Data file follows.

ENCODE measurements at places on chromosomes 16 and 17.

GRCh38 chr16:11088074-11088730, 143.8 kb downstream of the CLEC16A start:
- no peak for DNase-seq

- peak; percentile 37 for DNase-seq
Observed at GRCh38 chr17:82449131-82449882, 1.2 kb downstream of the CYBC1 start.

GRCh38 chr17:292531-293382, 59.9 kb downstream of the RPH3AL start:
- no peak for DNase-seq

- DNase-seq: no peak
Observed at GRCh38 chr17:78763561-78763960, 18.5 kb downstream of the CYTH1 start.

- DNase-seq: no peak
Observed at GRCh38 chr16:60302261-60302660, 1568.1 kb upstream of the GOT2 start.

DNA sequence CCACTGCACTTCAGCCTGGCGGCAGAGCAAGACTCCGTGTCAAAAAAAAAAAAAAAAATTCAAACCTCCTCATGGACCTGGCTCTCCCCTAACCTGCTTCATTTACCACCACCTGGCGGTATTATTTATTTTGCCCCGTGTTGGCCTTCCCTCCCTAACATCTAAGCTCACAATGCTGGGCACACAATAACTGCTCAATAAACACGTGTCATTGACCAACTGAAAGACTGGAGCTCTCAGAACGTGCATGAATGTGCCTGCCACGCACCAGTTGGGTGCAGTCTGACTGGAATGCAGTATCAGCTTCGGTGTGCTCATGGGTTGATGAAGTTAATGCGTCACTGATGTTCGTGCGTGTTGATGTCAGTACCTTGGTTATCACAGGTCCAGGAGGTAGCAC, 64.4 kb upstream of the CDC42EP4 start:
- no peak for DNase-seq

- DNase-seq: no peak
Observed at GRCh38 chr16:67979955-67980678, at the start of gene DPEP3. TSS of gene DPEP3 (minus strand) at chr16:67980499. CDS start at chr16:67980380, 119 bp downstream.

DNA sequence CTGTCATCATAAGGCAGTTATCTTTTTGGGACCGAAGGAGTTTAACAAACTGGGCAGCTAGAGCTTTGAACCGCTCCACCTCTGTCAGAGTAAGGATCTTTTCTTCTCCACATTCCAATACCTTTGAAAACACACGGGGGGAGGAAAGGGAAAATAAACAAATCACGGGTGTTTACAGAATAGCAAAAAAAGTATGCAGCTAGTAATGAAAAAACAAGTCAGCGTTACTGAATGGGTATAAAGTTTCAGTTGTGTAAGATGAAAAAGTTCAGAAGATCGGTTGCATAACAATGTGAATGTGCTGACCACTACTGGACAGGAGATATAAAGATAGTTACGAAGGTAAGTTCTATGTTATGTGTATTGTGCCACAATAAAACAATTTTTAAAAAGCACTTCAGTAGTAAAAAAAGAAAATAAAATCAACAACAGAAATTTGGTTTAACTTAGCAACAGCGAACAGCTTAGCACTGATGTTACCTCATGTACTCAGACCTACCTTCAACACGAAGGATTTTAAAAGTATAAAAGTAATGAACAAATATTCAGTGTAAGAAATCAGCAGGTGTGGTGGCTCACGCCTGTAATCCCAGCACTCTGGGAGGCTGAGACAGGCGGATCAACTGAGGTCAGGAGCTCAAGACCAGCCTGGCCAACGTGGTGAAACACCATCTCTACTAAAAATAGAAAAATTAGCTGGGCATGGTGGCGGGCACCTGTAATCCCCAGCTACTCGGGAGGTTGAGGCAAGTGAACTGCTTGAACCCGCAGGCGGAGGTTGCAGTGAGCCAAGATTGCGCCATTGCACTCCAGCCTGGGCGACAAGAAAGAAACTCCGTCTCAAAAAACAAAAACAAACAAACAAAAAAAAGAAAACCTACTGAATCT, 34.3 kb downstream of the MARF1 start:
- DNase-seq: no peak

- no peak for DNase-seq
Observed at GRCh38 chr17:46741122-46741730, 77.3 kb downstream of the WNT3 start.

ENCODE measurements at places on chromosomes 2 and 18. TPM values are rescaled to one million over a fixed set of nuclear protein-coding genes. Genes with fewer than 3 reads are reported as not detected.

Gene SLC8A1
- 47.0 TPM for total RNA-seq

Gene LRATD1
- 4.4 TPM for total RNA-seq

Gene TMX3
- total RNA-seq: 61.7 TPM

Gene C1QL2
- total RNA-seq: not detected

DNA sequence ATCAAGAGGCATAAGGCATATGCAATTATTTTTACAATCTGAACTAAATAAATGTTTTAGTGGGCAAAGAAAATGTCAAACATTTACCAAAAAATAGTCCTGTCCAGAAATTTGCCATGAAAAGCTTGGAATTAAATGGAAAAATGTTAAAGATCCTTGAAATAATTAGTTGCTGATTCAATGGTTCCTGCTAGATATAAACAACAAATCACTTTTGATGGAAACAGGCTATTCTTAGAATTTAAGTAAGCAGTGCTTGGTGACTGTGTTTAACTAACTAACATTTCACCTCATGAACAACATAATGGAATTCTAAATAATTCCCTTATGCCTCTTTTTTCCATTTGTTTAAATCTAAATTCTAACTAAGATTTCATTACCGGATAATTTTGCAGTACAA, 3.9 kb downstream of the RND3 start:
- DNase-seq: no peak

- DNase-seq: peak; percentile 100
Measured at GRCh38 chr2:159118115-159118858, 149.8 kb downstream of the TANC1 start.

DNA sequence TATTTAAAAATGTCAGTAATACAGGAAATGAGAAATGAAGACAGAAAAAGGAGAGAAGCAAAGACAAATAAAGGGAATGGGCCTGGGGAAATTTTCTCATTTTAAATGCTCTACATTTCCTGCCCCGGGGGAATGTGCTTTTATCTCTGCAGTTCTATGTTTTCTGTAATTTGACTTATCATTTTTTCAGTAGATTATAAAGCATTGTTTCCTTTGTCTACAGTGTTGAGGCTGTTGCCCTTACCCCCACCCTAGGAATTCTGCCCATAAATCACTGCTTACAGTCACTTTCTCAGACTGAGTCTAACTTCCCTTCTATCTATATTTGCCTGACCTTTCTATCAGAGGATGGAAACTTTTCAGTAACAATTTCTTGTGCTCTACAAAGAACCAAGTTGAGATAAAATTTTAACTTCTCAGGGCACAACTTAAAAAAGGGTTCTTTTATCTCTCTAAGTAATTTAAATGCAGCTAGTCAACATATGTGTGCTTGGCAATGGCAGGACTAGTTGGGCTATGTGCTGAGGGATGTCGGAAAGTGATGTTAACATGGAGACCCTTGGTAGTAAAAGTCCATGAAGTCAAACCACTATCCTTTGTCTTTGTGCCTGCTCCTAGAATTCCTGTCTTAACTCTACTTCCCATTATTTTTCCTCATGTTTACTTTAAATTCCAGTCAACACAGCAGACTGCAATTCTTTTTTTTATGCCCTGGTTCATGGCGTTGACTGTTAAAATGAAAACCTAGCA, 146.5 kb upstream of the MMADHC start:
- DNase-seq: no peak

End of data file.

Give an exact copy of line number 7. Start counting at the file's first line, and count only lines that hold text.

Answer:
- no peak for DNase-seq